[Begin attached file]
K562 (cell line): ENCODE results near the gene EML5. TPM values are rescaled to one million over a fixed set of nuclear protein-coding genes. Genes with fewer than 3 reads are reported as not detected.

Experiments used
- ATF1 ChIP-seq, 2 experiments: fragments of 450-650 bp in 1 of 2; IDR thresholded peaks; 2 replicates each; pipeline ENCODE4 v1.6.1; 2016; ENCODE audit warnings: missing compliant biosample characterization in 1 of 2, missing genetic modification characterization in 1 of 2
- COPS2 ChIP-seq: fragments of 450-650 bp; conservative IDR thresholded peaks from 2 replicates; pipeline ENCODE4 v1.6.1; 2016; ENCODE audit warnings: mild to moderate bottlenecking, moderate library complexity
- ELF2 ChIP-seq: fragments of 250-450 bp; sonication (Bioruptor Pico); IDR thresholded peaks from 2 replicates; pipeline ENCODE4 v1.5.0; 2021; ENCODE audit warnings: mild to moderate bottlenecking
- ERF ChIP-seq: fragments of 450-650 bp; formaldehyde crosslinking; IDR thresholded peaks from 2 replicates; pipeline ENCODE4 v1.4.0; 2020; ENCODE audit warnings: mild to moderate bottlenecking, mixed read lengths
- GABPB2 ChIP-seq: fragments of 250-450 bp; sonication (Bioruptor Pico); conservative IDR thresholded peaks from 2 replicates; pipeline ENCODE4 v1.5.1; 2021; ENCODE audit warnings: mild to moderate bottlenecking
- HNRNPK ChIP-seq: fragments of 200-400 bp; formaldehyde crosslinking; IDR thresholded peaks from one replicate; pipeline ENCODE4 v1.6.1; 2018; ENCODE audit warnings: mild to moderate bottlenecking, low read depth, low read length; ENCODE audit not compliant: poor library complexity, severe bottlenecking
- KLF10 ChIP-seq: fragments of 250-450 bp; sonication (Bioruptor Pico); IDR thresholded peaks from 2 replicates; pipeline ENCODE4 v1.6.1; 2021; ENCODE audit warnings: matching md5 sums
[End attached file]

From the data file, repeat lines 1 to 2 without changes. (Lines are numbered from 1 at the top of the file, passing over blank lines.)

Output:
K562 (cell line): ENCODE results near the gene EML5. TPM values are rescaled to one million over a fixed set of nuclear protein-coding genes. Genes with fewer than 3 reads are reported as not detected.

Experiments used